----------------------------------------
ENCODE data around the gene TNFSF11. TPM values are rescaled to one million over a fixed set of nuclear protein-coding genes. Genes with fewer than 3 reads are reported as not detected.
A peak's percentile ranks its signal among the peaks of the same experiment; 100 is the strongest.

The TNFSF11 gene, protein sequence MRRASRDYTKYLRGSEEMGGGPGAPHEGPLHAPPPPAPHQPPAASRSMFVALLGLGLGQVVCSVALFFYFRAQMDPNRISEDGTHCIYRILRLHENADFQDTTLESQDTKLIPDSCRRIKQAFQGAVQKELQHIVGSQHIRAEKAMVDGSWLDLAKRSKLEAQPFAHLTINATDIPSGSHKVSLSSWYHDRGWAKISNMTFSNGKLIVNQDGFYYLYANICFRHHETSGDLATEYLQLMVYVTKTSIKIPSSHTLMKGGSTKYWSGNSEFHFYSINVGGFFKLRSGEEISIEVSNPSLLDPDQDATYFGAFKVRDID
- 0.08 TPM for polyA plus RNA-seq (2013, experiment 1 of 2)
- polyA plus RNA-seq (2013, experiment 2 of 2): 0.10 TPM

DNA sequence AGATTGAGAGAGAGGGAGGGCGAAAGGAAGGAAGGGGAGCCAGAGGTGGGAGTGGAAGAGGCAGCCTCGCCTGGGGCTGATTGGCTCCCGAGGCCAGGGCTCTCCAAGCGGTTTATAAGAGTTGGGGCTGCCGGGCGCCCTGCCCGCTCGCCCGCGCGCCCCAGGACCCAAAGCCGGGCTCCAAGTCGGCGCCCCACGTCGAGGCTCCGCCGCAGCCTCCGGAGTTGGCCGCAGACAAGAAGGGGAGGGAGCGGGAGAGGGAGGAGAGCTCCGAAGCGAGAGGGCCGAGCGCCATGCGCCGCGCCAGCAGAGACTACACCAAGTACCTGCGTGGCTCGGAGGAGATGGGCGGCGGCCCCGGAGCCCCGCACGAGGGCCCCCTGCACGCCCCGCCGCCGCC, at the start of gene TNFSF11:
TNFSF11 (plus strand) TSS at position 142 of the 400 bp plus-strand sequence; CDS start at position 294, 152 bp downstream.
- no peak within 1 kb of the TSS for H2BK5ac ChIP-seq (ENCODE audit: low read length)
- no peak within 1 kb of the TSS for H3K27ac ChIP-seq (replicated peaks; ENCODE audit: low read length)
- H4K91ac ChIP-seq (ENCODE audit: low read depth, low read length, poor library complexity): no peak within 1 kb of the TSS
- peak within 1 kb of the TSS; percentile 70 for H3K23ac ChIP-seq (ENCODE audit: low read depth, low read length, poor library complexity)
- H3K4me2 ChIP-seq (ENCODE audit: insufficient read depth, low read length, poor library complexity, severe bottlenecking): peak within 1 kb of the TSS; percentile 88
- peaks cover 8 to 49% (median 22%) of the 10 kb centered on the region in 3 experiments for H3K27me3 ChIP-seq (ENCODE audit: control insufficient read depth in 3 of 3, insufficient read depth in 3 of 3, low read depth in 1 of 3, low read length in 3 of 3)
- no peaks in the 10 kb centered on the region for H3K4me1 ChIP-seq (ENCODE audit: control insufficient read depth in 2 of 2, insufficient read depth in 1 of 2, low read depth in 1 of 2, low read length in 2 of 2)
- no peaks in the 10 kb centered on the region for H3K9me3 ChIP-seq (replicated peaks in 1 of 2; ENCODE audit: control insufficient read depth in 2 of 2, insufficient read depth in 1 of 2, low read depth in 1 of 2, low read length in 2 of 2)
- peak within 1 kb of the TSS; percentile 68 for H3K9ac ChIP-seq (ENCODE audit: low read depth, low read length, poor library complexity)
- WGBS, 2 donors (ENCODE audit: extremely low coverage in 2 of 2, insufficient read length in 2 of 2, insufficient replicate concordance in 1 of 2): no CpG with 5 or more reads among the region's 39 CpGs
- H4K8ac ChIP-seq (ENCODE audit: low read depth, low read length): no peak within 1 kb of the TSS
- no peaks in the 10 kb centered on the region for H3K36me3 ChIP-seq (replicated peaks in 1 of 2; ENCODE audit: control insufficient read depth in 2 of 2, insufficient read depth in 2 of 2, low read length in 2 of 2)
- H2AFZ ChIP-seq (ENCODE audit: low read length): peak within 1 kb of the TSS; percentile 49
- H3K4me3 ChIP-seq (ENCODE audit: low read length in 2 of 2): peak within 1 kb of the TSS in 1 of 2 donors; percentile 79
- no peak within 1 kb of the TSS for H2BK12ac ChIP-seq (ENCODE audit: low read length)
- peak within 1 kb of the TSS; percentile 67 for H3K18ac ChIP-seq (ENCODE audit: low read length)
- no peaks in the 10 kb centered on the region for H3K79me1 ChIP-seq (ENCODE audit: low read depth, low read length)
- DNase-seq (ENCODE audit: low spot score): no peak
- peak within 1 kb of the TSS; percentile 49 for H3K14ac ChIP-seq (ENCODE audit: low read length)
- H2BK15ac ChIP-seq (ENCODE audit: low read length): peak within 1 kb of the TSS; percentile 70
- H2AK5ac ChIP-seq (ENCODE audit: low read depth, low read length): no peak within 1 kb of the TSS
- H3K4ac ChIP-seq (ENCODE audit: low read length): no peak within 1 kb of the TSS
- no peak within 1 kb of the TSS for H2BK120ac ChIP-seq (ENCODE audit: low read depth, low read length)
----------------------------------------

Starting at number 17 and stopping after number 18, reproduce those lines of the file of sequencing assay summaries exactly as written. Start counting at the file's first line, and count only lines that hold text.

- WGBS, 2 donors (ENCODE audit: extremely low coverage in 2 of 2, insufficient read length in 2 of 2, insufficient replicate concordance in 1 of 2): no CpG with 5 or more reads among the region's 39 CpGs
- H4K8ac ChIP-seq (ENCODE audit: low read depth, low read length): no peak within 1 kb of the TSS